State Representatives Consider Consolidating Superintendents

Wednesday, April 11th 2018, 10:00 pm
By: Amy Avery

An option other than tax increases is being discussed by a few legislators.

One possible bill would consolidate superintendents in counties with fewer than 400,000 people.

“We have to serve our communities in every single way possible,” said Roland High School teacher Steven Ostrander.

Ostrander teaches math at a rural Sequoyah County school.  There are 11 school districts in his county, more than half of which have fewer than 500 students.

“The population is shrinking in addition to the funding shrinking.  We’re getting double duty.  It’s pretty bad,” stated Ostrander.

After countless conversations with teachers looking for more classroom funding, state representatives Tess Teague and Sean Roberts found a possible solution.

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“We are not trying to take schools away from kids and parents and teachers.  What we are trying to do is consolidate superintendents,” explained Teague.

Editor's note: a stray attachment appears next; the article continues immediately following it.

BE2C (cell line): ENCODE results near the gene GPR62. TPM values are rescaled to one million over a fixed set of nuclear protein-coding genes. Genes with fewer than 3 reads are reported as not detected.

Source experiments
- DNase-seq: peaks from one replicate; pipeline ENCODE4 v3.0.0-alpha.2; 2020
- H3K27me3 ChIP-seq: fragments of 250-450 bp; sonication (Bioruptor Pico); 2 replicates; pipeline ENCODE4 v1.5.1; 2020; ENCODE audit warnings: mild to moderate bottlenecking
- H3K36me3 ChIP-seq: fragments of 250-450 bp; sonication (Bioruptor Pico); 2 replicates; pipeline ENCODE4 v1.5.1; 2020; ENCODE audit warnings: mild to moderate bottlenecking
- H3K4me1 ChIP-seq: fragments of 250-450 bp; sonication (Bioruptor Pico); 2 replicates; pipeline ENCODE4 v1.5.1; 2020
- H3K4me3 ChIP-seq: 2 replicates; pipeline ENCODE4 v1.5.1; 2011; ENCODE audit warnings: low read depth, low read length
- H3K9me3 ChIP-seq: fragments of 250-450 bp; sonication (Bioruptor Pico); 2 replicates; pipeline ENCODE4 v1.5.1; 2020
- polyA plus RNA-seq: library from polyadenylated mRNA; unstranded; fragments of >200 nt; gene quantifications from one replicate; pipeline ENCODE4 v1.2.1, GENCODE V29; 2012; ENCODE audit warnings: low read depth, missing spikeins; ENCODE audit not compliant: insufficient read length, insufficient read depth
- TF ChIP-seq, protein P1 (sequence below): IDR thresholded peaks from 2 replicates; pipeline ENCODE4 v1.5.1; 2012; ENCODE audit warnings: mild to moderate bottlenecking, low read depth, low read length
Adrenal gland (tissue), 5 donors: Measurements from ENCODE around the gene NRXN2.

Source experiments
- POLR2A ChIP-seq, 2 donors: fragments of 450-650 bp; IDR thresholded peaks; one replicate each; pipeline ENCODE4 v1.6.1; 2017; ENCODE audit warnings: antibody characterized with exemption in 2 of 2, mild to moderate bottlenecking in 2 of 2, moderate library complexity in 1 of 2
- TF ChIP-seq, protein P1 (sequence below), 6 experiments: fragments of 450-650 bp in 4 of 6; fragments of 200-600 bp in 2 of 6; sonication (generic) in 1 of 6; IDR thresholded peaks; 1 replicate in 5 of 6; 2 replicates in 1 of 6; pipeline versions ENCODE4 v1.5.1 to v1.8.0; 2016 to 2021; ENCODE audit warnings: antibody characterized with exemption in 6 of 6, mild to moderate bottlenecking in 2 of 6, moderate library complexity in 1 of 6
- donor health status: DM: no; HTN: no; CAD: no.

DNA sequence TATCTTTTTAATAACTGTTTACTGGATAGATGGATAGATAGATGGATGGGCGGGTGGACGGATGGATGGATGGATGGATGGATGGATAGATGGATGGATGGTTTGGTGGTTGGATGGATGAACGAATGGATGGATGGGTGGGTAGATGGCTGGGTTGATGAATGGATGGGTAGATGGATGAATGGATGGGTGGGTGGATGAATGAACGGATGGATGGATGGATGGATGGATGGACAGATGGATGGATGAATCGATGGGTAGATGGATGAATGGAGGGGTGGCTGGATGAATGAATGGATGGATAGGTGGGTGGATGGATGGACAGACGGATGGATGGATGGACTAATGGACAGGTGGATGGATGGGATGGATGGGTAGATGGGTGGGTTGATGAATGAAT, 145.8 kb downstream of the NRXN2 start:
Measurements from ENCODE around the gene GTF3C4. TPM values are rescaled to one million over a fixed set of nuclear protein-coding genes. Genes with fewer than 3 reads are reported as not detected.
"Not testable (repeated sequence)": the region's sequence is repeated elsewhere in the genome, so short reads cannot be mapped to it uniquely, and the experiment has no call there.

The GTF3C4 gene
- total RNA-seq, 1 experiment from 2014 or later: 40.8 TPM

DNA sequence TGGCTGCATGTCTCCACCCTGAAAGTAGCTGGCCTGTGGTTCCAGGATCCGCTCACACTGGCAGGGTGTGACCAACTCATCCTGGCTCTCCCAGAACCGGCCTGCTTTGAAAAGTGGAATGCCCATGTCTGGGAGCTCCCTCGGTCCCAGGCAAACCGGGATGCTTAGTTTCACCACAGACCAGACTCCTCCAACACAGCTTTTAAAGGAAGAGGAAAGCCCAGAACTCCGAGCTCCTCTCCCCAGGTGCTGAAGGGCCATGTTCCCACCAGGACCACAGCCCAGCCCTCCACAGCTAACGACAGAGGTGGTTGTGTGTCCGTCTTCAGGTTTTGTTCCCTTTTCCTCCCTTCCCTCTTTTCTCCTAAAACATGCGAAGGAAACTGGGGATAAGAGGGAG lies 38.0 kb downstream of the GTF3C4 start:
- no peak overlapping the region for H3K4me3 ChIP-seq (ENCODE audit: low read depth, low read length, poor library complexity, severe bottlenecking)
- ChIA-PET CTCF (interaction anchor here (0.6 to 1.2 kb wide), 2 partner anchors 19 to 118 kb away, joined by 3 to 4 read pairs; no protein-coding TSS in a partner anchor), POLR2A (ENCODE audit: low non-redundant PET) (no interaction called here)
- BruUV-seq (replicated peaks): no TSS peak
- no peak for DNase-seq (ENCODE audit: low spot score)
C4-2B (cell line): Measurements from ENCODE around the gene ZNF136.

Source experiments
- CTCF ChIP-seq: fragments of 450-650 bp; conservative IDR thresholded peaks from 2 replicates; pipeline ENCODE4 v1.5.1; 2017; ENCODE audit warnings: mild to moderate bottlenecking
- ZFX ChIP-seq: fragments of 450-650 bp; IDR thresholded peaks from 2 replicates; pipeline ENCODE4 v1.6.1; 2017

Preliminary numbers show this could save more than $40 million in funding.  However, Ostrander worries about favoritism in consolidation.

“Let’s say the superintendent of the schools was stationed in Roland, so he puts his kids in schools at Roland.  So, we are going to rely on this one person who is running all the schools in our entire county to fairly treat each school individually and not give preferential treatment to the school in which his kids go to,” said Ostrander.

Teague and Roberts say they wrote two different options into the bill to deal with that.  One would leave the decision up to the school boards in the county.  The other would allow the voters to decide on their superintendent.

“That way, if there was favoritism, there’s a safety net there,” said Roberts.

They feel it’s important to work towards reform, instead of continuing to raise taxes.

Teague explains that “we can’t just keep throwing money at a problem and expect it to solve it.  We need structural reform.”

This is one of six bills that Representatives Teague and Roberts have put together to reform education.